Interviewer:... do you, as Renoir said, let the unforeseen come into a shot?
Bresson: Renoir said a lot of things that weren't true, but some of it is what I said. But he used actors. He tried to give the impression that he was using them, not as actors who were acting, but as actors who weren't acting.
I'm really not sure what that is all about because an actor can't go back, can't be natural. He just can't. (interview)
Bresson is perhaps the only man in the cinema to have achieved the perfect fusion of the finished work with a concept theoretically formulated beforehand. I know of no other artist as consistent as he is in this respect. His guiding principle was the elimination of what is known as expressiveness, in the sense that he wanted to do away with the frontier between the image and actual life; that is, to render life itself graphic and expressive. No special feeding in of material, nothing laboured, nothing that smacks of deliberate generalisation. - Andrei Tarkovsky, Sculpting in Time (taken from TSPDT)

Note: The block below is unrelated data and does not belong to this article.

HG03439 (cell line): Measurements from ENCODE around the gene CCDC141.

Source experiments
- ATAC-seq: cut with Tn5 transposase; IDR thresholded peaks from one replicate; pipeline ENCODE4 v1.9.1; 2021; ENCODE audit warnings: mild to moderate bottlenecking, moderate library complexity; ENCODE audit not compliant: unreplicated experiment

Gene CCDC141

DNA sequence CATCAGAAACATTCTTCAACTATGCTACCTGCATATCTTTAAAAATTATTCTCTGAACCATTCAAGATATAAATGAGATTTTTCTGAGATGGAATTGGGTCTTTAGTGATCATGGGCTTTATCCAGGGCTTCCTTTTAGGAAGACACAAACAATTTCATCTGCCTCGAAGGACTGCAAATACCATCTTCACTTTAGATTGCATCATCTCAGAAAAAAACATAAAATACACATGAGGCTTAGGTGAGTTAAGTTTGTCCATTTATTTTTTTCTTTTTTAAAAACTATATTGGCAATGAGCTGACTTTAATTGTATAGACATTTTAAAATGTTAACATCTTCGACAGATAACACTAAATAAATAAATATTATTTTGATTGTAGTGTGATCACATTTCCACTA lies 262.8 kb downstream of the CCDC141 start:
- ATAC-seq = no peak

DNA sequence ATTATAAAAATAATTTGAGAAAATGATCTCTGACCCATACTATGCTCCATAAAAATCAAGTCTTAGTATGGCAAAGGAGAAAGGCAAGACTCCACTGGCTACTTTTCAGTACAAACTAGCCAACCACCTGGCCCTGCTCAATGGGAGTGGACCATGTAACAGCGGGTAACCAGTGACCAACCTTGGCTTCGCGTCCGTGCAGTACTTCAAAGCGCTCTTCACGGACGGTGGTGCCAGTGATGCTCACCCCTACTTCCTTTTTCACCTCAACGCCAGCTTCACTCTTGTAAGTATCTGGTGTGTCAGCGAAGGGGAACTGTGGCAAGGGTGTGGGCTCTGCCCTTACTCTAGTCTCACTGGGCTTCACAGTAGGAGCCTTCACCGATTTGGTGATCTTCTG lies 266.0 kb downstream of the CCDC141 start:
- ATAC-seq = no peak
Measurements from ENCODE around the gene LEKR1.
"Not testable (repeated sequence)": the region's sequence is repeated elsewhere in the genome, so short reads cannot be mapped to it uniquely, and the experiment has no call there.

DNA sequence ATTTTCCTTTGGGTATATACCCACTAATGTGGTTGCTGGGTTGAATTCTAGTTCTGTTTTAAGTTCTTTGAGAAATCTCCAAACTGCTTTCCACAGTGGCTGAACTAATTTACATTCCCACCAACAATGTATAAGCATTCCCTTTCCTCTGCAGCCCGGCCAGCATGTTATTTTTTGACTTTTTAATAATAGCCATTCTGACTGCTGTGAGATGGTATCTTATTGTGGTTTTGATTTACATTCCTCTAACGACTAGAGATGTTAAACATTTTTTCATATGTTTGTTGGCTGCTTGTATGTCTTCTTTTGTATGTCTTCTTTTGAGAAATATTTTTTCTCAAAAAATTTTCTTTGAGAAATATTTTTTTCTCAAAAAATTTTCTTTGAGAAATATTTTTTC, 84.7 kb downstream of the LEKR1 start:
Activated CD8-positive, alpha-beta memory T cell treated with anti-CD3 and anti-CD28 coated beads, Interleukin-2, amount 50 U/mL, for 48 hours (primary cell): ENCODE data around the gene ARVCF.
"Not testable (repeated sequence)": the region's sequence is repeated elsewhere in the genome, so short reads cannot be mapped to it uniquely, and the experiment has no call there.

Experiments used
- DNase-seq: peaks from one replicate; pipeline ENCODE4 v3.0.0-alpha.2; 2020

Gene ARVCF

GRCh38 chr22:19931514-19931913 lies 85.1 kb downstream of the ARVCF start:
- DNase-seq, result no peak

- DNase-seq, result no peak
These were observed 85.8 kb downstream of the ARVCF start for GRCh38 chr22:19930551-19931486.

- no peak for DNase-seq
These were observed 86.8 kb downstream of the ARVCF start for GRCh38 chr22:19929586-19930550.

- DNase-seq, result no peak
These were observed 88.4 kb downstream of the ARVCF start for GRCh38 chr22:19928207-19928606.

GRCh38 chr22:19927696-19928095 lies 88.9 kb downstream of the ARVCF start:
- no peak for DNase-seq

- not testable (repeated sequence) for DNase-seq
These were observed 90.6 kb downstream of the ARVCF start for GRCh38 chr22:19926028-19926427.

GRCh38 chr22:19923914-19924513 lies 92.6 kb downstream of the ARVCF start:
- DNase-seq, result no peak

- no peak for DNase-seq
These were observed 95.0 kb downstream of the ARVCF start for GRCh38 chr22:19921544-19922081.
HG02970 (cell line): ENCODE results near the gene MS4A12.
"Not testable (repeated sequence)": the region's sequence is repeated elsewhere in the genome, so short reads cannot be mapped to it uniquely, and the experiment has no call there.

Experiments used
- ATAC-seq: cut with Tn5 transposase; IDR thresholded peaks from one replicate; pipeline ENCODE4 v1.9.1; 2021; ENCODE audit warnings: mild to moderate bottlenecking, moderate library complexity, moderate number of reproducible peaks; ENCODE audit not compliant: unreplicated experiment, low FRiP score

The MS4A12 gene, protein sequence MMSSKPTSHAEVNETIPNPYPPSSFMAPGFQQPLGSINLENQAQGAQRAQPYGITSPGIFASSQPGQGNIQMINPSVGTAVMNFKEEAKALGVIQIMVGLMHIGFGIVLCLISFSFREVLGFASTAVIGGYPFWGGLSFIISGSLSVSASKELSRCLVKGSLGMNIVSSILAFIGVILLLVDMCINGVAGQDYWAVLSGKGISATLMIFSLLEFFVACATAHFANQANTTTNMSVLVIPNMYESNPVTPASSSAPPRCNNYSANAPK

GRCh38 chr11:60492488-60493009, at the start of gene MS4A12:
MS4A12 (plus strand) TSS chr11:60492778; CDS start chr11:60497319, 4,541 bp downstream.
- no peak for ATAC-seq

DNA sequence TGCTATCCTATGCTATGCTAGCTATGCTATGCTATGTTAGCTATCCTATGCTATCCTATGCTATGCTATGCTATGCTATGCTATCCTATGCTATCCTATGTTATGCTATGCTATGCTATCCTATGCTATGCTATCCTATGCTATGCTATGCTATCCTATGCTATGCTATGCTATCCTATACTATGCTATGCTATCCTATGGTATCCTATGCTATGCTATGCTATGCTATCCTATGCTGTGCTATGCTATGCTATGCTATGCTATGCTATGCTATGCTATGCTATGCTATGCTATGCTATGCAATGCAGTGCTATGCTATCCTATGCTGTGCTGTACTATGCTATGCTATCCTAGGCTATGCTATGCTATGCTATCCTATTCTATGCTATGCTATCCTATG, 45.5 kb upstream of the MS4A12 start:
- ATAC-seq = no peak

Robert Bresson is French cinema, as Dostoevsky is the Russian novel and Mozart is the German music. - Jean-Luc Godard
If film — not to be confused with star vehicles or videos — is currently in the process of disappearing, it seems more than likely that the work of Robert Bresson will disappear as well. If you want to get some idea of what the world might lose you should hurry off to Facets Multimedia and take a good, hard look at some of the last traces of an art that, appropriately enough, is as apocalyptic as any modern work I can think of. Chances are, 20 years from now you’ll be grateful for having had a chance to pay your final respects. - Jonathan Rosenbaum